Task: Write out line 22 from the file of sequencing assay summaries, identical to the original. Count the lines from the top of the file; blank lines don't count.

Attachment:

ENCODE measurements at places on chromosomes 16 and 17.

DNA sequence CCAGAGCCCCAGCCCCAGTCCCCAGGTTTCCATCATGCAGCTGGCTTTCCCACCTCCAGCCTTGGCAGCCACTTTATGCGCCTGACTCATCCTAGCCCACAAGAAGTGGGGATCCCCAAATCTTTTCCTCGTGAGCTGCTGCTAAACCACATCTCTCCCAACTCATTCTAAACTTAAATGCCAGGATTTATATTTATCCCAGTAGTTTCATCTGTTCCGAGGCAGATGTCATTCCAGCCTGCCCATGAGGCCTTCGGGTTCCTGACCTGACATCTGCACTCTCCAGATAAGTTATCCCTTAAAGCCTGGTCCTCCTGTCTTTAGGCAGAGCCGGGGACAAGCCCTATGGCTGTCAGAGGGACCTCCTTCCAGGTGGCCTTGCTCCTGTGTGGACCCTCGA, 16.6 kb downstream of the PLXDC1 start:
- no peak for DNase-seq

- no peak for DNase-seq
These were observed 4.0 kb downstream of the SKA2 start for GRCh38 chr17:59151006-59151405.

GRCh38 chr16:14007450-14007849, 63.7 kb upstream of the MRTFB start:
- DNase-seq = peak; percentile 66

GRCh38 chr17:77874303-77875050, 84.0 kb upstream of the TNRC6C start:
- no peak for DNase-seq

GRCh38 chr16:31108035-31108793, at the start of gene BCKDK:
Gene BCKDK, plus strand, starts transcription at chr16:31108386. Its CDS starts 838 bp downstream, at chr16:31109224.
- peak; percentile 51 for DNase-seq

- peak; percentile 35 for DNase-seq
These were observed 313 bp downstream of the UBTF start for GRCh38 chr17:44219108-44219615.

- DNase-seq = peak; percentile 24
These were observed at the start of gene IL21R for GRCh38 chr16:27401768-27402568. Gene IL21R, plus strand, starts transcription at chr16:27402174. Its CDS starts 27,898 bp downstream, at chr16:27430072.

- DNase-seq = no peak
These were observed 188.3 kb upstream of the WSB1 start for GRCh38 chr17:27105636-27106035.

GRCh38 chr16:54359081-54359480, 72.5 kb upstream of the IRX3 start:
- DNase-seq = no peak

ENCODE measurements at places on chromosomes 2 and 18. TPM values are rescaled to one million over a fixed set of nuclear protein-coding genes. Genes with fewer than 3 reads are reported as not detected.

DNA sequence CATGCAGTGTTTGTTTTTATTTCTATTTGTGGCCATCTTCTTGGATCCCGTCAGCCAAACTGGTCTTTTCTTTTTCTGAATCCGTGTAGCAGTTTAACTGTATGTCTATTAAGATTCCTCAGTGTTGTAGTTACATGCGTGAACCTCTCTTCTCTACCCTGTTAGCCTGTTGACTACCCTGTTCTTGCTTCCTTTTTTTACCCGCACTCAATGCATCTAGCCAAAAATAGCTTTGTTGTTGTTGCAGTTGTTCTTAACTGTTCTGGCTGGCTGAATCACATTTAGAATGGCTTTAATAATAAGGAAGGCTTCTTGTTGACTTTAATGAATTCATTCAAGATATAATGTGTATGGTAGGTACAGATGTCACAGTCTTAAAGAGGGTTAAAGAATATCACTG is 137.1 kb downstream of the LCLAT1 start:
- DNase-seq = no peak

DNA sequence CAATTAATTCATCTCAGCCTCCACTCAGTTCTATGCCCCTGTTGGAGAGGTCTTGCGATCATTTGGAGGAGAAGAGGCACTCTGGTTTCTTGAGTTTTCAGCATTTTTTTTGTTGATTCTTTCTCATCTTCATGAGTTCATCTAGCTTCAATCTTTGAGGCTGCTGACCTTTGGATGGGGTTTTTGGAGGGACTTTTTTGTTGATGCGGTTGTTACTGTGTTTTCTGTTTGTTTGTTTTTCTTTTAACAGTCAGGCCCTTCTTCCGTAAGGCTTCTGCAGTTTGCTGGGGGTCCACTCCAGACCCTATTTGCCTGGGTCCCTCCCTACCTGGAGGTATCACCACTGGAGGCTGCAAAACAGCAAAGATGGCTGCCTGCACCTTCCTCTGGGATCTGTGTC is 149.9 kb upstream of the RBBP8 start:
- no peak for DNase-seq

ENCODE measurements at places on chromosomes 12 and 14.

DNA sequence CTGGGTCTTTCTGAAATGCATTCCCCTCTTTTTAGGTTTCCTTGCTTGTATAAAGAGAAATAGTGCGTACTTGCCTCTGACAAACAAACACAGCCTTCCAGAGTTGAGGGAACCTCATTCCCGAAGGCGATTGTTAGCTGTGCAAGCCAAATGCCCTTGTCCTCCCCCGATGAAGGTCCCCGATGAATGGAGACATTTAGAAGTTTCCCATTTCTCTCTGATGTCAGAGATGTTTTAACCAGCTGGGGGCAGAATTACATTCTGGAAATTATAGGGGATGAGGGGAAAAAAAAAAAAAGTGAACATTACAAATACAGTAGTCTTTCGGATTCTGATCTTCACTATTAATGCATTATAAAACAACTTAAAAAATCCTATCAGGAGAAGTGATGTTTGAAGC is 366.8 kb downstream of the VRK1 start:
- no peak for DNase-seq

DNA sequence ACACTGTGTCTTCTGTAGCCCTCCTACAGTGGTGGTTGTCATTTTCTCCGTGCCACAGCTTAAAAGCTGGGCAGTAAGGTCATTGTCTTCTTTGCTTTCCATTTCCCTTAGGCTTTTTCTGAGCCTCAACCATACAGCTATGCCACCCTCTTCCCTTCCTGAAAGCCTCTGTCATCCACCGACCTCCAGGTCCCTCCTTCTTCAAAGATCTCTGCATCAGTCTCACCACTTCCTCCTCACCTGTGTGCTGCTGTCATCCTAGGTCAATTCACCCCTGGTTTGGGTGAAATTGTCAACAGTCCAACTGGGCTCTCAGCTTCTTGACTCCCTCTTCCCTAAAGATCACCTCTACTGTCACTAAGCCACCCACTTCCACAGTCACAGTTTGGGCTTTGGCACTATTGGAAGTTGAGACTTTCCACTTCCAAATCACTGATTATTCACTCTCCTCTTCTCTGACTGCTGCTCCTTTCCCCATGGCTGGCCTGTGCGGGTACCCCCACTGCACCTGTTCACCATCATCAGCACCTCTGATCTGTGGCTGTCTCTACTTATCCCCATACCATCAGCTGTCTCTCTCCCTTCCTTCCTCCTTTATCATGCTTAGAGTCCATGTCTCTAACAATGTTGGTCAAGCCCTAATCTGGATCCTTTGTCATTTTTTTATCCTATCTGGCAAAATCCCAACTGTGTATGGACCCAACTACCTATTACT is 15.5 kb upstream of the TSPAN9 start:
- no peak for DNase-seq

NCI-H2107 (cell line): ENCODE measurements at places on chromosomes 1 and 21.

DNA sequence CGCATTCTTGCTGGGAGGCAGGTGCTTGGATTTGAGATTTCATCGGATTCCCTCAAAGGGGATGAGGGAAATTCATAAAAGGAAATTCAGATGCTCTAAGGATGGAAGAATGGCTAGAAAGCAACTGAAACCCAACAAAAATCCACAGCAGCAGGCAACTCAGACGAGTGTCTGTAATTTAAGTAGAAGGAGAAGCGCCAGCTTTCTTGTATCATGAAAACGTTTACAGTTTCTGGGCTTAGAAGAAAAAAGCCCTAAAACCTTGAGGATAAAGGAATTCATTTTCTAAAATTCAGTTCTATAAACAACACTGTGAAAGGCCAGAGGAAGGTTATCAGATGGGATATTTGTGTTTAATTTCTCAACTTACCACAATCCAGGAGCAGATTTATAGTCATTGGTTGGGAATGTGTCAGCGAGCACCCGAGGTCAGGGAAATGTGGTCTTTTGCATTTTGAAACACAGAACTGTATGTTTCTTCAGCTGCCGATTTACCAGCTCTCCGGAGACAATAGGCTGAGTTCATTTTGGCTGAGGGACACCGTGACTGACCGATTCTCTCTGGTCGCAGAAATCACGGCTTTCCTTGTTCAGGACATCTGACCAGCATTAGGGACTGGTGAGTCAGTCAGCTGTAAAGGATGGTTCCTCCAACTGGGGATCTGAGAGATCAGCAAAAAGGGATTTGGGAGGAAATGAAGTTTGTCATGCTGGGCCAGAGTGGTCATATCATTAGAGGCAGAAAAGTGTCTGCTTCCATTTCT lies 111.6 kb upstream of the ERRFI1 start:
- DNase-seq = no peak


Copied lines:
DNA sequence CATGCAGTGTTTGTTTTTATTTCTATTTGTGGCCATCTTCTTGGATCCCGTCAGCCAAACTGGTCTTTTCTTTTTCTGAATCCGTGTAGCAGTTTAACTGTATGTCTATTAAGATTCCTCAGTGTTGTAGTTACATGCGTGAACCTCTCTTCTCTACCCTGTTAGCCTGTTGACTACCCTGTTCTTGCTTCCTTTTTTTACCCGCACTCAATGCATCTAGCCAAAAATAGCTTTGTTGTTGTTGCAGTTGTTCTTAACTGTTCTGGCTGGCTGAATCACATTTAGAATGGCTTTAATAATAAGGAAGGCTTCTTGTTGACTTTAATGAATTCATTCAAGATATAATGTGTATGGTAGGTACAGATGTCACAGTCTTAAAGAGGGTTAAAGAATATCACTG is 137.1 kb downstream of the LCLAT1 start: